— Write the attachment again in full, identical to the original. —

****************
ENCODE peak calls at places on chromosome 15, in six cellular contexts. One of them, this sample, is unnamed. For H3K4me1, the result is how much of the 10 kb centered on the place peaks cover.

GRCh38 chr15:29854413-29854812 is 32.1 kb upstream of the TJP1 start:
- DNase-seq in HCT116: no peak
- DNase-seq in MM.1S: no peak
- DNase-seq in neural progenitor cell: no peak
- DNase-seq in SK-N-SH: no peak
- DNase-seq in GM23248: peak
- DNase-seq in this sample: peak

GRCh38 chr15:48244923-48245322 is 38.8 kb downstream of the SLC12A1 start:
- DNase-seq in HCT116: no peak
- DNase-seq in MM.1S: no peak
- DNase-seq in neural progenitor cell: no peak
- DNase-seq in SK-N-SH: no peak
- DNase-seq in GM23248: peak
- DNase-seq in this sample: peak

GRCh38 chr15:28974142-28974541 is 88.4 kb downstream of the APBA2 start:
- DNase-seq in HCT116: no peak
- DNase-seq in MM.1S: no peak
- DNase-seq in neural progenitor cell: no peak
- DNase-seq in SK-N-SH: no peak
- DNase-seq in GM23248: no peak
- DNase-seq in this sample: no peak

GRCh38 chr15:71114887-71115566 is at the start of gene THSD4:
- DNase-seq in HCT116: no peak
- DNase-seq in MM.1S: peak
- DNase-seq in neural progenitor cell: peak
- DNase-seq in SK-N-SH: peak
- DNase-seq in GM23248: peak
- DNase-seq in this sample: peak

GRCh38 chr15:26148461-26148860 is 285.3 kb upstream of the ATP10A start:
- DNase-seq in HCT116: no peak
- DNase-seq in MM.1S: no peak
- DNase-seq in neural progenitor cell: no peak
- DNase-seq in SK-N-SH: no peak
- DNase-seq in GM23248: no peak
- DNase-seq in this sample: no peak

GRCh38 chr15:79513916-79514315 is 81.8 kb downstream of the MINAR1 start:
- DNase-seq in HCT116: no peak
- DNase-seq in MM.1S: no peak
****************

ENCODE peak calls at places on chromosome 15, in six cellular contexts. One of them, this sample, is unnamed. For H3K4me1, the result is how much of the 10 kb centered on the place peaks cover.

GRCh38 chr15:29854413-29854812 is 32.1 kb upstream of the TJP1 start:
- DNase-seq in HCT116: no peak
- DNase-seq in MM.1S: no peak
- DNase-seq in neural progenitor cell: no peak
- DNase-seq in SK-N-SH: no peak
- DNase-seq in GM23248: peak
- DNase-seq in this sample: peak

GRCh38 chr15:48244923-48245322 is 38.8 kb downstream of the SLC12A1 start:
- DNase-seq in HCT116: no peak
- DNase-seq in MM.1S: no peak
- DNase-seq in neural progenitor cell: no peak
- DNase-seq in SK-N-SH: no peak
- DNase-seq in GM23248: peak
- DNase-seq in this sample: peak

GRCh38 chr15:28974142-28974541 is 88.4 kb downstream of the APBA2 start:
- DNase-seq in HCT116: no peak
- DNase-seq in MM.1S: no peak
- DNase-seq in neural progenitor cell: no peak
- DNase-seq in SK-N-SH: no peak
- DNase-seq in GM23248: no peak
- DNase-seq in this sample: no peak

GRCh38 chr15:71114887-71115566 is at the start of gene THSD4:
- DNase-seq in HCT116: no peak
- DNase-seq in MM.1S: peak
- DNase-seq in neural progenitor cell: peak
- DNase-seq in SK-N-SH: peak
- DNase-seq in GM23248: peak
- DNase-seq in this sample: peak

GRCh38 chr15:26148461-26148860 is 285.3 kb upstream of the ATP10A start:
- DNase-seq in HCT116: no peak
- DNase-seq in MM.1S: no peak
- DNase-seq in neural progenitor cell: no peak
- DNase-seq in SK-N-SH: no peak
- DNase-seq in GM23248: no peak
- DNase-seq in this sample: no peak

GRCh38 chr15:79513916-79514315 is 81.8 kb downstream of the MINAR1 start:
- DNase-seq in HCT116: no peak
- DNase-seq in MM.1S: no peak